• The addition of salts when brewing with extract is not necessary, and is not recommended until you have gained experience with the intended recipe.” (How To Brew)
“A good bet for your first batch of beer is the bottled water sold in most supermarkets as drinking water. Use the 2.5 gallon containers. Use one container for boiling the extract and set the other aside for addition to the fermenter later.” (How To Brew)

 

Yeast:
brewersyeast
(Nutrition Fruitition)
“A microscopic member of the fungus family. The Latin name for brewing yeast is Saccharomyces cerevisiae – literally “beer sugar yeast”! Yeast grows on sugar producing alcohol and carbon dioxide in a process called fermentation. Yeast also produces a vast array of flavour compounds and much of the subtlety of beer flavour comes from the yeast strain and the fermentation conditions. Brewers use their own specially selected and jealously guarded yeast strains to produce the distinctive flavours of their own particular beers.” (Beer Academy)
“Brewer’s Yeast (Saccharomyces cerevisiae) is considered to be a type of fungus. It reproduces asexually by budding- splitting off little daughter cells. Yeast are unusual in that they can live and grow both with or without oxygen. Most micro-organisms can only do one or the other. Yeast can live without oxygen by a process that we refer to as fermentation. The yeast cells take in simple sugars like glucose and maltose and produce carbon dioxide and alcohol as waste products.
Along with converting sugar to ethyl alcohol and carbon dioxide, yeast produce many other compounds, including esters, fusel alcohols, ketones, various phenolics and fatty acids. Esters are the molecular compound responsible for the fruity notes in beer, phenols cause the spicy notes, and in combination with chlorine, medicinal notes. Diacetyl is a ketone compound that can be beneficial in limited amounts. It gives a butter or butterscotch note to the flavor profile of a beer and is desired to a degree in heavier Pale Ales, Scotch Ales and Stouts. Unfortunately, Diacetyl tends to be unstable and can take on stale, raunchy tones due to oxidation as the beer ages. This is particularly true for light lagers, where the presence of diacetyl is considered to be a flaw. Fusel alcohols are heavier molecular weight alcohols and are thought to be a major contributor to hangovers. These alcohols also have low taste thresholds and are often readily apparent as “sharp” notes. Fatty acids, although they take part in the chemical reactions that produce the desired compounds, also tend to oxidize in old beers and produce off-flavors.” (How To Brew)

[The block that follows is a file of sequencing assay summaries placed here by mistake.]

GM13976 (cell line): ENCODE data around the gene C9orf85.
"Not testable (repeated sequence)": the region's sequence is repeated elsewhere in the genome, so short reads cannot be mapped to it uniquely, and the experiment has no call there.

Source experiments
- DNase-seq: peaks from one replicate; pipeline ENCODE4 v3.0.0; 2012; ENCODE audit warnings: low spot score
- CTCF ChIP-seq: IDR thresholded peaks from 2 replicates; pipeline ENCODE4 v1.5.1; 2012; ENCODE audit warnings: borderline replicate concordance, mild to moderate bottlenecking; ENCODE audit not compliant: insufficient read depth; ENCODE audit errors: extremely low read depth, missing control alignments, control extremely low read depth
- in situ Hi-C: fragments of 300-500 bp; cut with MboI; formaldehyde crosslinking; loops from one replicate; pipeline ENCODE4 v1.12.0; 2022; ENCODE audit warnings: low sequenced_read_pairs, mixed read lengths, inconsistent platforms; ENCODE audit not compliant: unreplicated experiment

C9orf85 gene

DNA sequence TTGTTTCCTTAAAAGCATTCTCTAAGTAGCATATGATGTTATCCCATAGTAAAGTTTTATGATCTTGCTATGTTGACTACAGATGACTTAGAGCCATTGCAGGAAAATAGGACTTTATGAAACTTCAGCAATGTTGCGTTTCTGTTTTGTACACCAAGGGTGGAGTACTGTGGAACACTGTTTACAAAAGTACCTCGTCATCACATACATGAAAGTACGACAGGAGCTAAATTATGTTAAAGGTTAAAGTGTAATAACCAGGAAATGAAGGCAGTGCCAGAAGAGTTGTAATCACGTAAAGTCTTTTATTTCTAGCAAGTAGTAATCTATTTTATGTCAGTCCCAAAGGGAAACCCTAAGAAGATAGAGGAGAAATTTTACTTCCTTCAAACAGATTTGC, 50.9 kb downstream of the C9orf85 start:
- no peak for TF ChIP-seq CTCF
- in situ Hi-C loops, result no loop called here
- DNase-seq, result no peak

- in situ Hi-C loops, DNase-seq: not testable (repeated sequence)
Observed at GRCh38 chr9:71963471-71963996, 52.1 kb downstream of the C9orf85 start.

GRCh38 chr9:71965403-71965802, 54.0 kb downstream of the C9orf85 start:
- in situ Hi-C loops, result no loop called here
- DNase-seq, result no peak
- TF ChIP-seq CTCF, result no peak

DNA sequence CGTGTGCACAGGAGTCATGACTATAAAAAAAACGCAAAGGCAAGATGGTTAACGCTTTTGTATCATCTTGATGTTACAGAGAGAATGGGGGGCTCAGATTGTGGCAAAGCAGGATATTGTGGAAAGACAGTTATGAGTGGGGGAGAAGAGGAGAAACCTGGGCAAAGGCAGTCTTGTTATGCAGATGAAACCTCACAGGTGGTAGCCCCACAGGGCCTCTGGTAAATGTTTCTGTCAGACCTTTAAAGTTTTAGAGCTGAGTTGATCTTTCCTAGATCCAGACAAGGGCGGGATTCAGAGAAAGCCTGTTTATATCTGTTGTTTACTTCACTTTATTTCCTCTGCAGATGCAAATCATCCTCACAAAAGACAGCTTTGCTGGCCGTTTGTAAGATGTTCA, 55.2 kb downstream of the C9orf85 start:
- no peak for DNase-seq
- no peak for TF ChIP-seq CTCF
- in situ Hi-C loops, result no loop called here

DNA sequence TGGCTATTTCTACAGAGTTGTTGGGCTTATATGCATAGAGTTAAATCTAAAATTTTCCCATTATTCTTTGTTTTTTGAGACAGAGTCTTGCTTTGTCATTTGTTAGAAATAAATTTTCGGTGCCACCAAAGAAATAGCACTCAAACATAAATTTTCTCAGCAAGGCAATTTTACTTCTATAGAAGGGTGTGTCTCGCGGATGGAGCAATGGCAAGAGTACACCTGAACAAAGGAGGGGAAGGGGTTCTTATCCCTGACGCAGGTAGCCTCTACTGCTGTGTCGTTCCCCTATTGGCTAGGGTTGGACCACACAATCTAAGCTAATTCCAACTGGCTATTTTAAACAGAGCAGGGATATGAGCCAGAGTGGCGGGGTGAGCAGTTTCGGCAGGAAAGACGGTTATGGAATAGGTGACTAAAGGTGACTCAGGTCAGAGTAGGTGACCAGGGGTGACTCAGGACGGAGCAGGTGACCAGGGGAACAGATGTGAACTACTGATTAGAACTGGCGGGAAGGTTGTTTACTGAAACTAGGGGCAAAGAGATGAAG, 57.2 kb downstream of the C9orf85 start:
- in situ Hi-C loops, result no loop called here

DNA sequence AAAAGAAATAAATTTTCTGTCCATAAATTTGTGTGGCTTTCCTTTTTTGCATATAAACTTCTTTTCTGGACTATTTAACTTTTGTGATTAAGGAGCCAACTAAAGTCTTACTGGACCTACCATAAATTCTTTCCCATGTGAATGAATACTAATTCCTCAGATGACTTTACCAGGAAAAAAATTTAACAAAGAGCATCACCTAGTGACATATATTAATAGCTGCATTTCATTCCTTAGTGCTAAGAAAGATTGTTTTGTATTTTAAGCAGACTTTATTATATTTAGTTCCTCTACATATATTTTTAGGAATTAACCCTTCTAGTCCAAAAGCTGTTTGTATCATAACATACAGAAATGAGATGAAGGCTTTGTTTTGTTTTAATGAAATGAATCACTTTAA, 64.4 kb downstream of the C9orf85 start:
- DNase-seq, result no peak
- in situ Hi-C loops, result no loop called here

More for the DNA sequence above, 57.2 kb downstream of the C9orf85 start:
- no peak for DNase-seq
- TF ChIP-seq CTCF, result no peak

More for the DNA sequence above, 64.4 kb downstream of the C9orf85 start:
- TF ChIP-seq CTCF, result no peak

“There are two main types of yeast, ale and lager. Ale yeasts are referred to as top-fermenting because much of the fermentation action takes place at the top of the fermenter, while lager yeasts would seem to prefer the bottom. While many of today’s strains like to confound this generalization, there is one important difference, and that is temperature. Ale yeasts like warmer temperatures, going dormant below about 55°F (12°C), while lager yeasts will happily work at 40°F. Using certain lager yeasts at ale temperatures 60-70°F (18-20°C) produces a style of beer that is now termed California Common Beer. Anchor Steam Beer revived this unique 19th century style.” (How to Brew)
“Yeast come in two main product forms, dry and liquid. (There is also another form, available as pure cultures on petri dishes or slants, but it is generally used as one would use liquid yeast.) Dry yeast are select, hardy strains that have been dehydrated for storability. There are a lot of yeast cells in a typical 7 gram packet. For best results, it needs to be re-hydrated before it is pitched. For the first-time brewer, a dry ale yeast is highly recommended.” (How To Brew)
“There are many different strains of brewer’s yeast available nowadays and each strain produces a different flavor profile. Some Belgian strains produce fruity esters that smell like bananas and cherries, some German strains produce phenols that smell strongly of cloves. Those two examples are rather special, most yeasts are not that dominating. But it illustrates how much the choice of yeast can determine the taste of the beer. In fact, one of the main differences between different beer styles is the strain of yeast that is used.
Most major breweries generally have their own strain of yeast. These yeast strains have evolved with the style of beer being made, particularly if that brewery was a founder of a style, such as Anchor Steam. In fact, yeast readily adapts and evolves to specific brewery conditions, so two breweries producing the same style of beer with the same yeast strain will actually have different yeast cultivars that produce unique beers. Several yeast companies have collected different yeasts from around the world and offer them to home brewers. Some homebrew supply shops have done the same, offering their own brands of many different yeasts.” (How To Brew)